Side Clearance

Side Clearance

 

Now the unit needs to be positioned and centered.  Here’s a concern now that the box is at Davis Glass and Mirror.  There was more play in the mechanism than I expected and in my perfectionism quest I may not have allowed enough space for the mirror on the sides of the box.  I used spacers of 3/16″+ on either side to mimic the mirror thickness — won’t know until I get the box back from them at the end of next week!

The last step before taking it to have the mirror installed is fitting the top — another potential problem that took some head scratching to solve.  Essentially, once the location was established it’s a matter of drilling holes accurately.  The top is attached with dowels as a safety feature.  If there is an obstruction between the cellarette and the top as it is going to the stored position, the dowels will allow the top to separate from the bottom.  Small, 1/16″ holes were drilled through the top into the bottom and then 1/4″ holes were drilled on the drill press for the dowels, here’s that process:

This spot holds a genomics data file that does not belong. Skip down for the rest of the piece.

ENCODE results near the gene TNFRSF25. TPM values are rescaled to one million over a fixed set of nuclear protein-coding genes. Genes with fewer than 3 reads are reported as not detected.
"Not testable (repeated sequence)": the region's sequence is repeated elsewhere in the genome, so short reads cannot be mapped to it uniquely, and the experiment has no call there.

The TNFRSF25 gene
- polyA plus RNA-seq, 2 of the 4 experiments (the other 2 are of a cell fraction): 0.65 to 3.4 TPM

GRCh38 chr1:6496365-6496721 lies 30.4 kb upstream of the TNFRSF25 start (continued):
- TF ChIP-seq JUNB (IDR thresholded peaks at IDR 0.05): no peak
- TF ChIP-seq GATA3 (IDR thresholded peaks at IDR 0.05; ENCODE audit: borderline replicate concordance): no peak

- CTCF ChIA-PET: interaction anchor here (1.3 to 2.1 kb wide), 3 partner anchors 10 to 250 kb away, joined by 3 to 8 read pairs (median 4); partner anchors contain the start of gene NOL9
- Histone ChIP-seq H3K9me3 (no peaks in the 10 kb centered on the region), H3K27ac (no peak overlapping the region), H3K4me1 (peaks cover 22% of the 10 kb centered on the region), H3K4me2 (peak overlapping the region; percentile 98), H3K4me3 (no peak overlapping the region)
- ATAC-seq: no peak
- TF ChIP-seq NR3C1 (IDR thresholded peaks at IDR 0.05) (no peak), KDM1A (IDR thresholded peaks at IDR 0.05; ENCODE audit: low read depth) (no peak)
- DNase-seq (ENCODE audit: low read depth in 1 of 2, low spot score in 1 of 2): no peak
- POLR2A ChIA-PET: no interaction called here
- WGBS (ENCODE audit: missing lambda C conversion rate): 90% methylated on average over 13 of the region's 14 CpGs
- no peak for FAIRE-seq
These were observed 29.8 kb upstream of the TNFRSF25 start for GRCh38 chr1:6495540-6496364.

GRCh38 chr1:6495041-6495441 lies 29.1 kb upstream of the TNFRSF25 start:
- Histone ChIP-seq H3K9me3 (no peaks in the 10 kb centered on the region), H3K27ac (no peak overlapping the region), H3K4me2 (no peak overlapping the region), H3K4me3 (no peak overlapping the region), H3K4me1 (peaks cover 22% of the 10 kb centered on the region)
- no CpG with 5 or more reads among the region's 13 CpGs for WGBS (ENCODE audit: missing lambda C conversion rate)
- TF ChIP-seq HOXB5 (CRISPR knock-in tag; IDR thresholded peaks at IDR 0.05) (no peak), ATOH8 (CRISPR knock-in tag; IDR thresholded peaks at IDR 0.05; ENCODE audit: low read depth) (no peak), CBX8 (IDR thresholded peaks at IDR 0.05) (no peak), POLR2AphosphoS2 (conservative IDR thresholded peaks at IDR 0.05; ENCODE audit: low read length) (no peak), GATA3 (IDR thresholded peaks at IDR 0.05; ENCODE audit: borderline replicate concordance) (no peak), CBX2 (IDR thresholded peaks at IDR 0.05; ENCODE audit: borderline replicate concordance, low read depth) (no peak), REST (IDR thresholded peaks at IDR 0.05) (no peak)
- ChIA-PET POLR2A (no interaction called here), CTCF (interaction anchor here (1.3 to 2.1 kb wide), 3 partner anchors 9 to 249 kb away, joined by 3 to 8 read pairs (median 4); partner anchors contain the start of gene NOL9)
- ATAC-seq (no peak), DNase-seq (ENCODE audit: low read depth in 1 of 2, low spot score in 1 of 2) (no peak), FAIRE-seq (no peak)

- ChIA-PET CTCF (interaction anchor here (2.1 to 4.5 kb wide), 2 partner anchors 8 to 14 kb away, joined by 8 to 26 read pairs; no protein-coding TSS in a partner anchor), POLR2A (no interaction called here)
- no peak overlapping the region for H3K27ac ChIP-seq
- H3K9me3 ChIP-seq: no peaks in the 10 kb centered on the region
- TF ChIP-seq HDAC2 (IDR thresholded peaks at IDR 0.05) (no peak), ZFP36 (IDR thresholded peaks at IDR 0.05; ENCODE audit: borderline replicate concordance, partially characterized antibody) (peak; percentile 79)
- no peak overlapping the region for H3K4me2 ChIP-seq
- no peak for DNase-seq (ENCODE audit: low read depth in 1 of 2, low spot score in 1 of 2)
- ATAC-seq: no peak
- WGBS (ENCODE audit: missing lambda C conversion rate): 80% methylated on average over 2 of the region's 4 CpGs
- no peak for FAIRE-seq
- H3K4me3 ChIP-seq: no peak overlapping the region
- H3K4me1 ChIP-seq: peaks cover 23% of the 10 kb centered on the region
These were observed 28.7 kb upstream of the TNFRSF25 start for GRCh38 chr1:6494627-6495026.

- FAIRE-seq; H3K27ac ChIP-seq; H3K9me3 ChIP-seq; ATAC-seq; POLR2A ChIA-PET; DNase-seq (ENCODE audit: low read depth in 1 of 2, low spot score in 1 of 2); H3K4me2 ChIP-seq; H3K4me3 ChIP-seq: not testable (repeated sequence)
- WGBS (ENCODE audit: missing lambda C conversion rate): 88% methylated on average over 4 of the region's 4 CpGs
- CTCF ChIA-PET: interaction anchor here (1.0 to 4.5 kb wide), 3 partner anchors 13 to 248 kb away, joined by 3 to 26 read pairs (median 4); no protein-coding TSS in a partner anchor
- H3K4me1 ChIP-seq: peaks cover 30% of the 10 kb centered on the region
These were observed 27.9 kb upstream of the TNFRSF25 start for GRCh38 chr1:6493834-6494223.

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That leaves me with a waiting game.  Now that the box is at the glass shop I can’t go any further until that is ready.   They estimated that will be at the end of next week.  I’ll be worrying about the clearance but since no good ever comes from worry I’ll try to contain myself!  In the meantime I can apply the final coat of Danish oil to the entire project so it’ll fully cure.  The last thing will be having the tile cut, polished, and installed.  Hopefully I can schedule that quickly.  When that’s complete all that remains is the final coat of wax and delivery.  Seems like this has been a lengthy process but we knew that going in.

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Now where is my tape measure? — Time to clean!